Education & Communication

December 2016 | Volume 22, Number 3


Every summer, hundreds of wilderness rangers, resource specialists, trail crew workers, firefighters, and river rangers immerse themselves in wilderness and carry out the details of wilderness management.

Like all systems managed by large entities, the National Wilderness Preservation System (NWPS) reaps the benefits of coordinated resources while bearing the consequences of varied decision making. Addressing management variation occurs in two ways – either through the creation of policy, or the broad education of individual managers and workers. Managing a vast resource such as the NWPS requires some variation in application; all wilderness areas, and the communities they interact with, are unique. As such, policy cannot always be the answer. There must be some autonomy allowed to wilderness decision makers, both to meet local needs and to be responsive to issues in the way policy and bureaucracy cannot. This is where education comes in, and within the wilderness and natural resource sector, there are vast educational resources, from academia to Wilderness Ranger Academies to continuing education for managers. You can learn how to pack a pack, work with stock, interpret the Wilderness Act, administer wilderness first aid, manage visitor use, employ minimum requirement analysis, manage recreation, and to apply philosophy, ecology, and planning to wilderness management issues. However, there is one very important field that is not well represented in the wide range of wilderness education – psychology.

Wilderness management is incredibly dynamic, both ecologically and humanistically. The human side of managerial decision making is a complex web, with decision makers at every level engaging with coworkers, staff, and supervisors; other agencies; partner groups; and local, regional, national, and international communities. Understanding the psychological aspects of how communities interact with wilderness is becoming increasingly important as our political polarity and social unrest can play out on public lands. Wilderness has no shortage of controversial issues. Consider the issues of fire management and filming in wilderness.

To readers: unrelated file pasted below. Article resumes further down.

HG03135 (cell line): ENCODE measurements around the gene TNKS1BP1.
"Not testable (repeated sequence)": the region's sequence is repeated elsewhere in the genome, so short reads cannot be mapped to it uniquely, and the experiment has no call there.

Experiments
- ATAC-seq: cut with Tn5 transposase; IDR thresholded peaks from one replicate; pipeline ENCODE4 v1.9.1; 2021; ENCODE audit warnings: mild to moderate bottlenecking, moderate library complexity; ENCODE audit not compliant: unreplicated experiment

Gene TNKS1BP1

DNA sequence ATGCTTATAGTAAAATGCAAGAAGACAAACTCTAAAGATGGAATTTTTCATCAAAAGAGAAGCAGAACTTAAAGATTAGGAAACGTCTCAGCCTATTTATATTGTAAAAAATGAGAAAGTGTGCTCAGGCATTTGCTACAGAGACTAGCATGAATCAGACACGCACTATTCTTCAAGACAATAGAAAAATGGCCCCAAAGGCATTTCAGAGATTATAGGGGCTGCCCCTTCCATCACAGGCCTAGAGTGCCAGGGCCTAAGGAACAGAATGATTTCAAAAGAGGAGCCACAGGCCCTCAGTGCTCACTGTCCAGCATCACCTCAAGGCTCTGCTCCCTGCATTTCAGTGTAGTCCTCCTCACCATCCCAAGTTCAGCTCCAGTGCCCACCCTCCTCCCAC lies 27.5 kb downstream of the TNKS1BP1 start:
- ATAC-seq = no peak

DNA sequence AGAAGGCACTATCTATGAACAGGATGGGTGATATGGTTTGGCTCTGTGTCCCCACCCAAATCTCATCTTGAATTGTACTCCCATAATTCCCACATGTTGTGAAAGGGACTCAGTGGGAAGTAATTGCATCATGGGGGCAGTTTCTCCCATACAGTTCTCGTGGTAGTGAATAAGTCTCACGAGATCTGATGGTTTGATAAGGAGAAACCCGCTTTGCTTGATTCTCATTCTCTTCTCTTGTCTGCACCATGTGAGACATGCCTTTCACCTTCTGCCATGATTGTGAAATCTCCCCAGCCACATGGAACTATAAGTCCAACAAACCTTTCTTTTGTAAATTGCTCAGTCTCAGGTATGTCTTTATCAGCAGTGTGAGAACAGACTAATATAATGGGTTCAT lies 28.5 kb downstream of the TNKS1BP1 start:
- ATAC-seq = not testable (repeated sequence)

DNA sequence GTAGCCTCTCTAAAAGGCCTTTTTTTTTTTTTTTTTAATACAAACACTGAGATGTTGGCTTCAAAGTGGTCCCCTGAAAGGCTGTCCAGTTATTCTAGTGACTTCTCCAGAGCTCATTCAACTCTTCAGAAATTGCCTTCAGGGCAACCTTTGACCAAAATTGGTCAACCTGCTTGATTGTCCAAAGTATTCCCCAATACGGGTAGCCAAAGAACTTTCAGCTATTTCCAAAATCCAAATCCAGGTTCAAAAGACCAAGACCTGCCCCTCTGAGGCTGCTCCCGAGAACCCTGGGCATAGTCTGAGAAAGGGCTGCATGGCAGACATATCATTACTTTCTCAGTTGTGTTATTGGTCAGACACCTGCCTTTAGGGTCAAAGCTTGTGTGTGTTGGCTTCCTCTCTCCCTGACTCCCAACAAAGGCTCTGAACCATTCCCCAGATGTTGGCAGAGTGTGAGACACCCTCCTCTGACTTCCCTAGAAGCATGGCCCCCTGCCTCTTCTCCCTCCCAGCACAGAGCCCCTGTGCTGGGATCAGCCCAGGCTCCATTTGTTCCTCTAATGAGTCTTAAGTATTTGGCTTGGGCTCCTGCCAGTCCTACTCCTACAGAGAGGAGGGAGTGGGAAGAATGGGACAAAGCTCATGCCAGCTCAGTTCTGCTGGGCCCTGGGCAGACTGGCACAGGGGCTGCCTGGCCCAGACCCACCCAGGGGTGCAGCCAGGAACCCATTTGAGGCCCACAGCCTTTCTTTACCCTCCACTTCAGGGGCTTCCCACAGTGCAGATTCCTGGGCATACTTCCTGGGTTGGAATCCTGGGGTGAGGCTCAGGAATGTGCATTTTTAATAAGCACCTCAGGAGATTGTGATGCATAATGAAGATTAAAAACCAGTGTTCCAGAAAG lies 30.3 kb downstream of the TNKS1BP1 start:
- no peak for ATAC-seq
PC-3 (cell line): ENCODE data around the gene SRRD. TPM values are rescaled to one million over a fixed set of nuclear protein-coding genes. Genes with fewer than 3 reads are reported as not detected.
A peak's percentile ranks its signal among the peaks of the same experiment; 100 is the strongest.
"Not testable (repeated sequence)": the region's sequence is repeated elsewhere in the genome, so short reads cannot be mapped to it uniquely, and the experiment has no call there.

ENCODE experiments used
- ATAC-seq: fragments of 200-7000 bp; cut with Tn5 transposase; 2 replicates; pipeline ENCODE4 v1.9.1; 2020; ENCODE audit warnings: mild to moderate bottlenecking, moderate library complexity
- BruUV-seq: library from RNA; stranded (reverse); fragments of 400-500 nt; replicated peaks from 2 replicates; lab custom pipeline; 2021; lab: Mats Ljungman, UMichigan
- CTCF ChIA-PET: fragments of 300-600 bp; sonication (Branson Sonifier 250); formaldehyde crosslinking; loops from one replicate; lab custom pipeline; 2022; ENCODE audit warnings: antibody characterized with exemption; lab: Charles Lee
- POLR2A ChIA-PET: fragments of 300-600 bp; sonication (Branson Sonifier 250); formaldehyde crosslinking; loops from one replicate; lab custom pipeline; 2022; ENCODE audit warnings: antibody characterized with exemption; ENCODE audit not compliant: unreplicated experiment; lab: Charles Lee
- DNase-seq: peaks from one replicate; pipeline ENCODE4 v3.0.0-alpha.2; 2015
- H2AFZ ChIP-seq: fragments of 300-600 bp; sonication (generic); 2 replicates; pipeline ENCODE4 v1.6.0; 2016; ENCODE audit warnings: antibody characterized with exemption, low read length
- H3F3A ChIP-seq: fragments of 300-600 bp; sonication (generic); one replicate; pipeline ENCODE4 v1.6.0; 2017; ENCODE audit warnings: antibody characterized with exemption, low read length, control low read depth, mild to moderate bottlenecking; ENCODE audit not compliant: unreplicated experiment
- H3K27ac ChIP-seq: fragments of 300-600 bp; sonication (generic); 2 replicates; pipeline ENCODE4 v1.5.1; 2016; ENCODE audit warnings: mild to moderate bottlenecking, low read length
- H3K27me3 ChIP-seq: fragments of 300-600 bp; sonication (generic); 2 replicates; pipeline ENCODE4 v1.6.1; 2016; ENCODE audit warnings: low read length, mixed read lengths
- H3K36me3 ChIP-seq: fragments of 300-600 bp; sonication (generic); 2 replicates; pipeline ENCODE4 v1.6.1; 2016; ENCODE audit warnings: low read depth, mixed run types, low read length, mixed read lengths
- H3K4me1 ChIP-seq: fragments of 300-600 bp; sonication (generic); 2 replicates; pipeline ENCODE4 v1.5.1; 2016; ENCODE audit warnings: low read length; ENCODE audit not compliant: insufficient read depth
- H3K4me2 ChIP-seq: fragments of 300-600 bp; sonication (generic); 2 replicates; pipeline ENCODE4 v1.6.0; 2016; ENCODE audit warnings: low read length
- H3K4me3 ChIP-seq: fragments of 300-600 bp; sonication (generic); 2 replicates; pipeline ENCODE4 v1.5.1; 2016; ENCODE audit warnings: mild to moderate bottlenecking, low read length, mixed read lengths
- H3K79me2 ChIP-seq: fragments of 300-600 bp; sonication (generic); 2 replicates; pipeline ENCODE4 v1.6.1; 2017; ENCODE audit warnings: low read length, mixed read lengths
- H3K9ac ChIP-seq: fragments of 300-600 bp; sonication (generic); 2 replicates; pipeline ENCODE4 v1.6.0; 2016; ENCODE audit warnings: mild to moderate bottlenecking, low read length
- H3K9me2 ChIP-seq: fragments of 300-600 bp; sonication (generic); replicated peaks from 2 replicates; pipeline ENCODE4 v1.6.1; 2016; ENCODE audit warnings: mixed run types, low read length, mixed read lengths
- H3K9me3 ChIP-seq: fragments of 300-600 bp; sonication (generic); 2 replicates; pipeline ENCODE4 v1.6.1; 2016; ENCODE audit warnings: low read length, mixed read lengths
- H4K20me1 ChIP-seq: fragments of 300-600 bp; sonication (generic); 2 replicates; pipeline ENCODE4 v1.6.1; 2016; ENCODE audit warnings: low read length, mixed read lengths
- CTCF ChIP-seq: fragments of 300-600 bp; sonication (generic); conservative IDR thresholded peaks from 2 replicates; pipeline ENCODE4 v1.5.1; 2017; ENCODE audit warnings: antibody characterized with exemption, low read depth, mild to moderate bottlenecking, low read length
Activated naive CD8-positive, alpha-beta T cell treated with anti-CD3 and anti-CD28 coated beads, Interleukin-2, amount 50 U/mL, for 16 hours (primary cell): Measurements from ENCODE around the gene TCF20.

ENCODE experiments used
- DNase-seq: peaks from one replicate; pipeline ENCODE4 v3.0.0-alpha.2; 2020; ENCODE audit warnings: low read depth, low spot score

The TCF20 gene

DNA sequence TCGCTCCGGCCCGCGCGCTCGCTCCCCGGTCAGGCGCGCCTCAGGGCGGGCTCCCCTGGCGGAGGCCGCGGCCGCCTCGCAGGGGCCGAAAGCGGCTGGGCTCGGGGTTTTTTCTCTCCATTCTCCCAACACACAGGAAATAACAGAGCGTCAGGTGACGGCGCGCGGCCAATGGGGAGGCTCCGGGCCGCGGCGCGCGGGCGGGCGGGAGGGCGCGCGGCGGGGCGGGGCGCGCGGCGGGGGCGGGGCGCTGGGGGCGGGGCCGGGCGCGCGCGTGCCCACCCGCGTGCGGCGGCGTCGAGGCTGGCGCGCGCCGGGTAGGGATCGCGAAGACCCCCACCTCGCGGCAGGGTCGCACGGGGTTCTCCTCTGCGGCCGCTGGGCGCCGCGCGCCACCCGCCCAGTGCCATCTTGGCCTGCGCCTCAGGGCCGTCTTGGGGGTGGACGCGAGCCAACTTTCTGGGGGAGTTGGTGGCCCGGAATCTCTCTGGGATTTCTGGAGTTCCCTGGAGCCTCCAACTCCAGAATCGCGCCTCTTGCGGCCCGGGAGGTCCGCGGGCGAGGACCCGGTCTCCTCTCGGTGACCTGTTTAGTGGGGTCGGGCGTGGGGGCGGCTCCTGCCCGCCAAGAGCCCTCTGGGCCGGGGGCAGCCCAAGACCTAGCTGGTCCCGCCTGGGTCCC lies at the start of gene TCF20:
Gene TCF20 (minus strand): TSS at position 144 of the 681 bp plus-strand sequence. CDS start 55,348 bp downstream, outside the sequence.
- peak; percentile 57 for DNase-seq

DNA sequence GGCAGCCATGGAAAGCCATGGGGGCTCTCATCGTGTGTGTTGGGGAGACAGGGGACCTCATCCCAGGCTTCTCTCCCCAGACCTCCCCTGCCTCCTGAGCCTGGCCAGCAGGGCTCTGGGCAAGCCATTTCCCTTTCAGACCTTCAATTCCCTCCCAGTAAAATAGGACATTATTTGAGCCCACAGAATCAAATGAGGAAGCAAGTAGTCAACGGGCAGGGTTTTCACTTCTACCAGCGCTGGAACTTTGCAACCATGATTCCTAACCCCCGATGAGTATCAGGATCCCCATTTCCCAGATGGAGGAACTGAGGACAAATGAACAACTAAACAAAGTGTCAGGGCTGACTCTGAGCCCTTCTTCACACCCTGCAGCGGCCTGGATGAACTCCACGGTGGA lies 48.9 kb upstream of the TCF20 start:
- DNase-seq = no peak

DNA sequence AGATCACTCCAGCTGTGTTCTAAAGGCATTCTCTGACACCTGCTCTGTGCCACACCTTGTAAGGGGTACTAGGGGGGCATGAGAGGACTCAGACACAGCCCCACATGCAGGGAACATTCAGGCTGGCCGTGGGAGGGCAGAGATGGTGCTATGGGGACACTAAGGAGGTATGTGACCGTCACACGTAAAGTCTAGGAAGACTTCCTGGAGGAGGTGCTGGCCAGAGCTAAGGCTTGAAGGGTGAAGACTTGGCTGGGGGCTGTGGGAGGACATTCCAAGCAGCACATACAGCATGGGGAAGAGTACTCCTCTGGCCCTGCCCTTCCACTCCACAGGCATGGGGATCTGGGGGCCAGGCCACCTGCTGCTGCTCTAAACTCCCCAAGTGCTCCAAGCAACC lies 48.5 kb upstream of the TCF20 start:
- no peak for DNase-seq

In 2013, Paul Barrett wrote an opinion piece for the Fairfield (Montana) Sun Times about the management of wilderness fires. He starts the article this way:

I question the decisions by the Lewis and Clark National Forest to continually let fires burn in the wilderness. The fires are let go early in the season in July and massive areas are burned and re-burned over the years. I disagree that there is a great resource benefit to this. By the end of the season, the fires have destroyed too much of our cool forest landscapes. In the past these early let burn fires such as the 1988 Canyon fire and the 2007 Fool Creek Fire have escaped out of the wilderness and forced numerous evacuations and even destroyed developed areas. (Barrett 2013)

In another example discussing the then-proposed US Forest Service wilderness filming rule, Zach Urness of the Statesman Journal (Salem, Oregon) said: “Far more troubling is the prospect of journalists being denied access to a wilderness area because a government agency didn’t approve of a story area … the government can’t determine what’s news and not news – it’s a pretty clear violation of the First Amendment” (Urness 2014).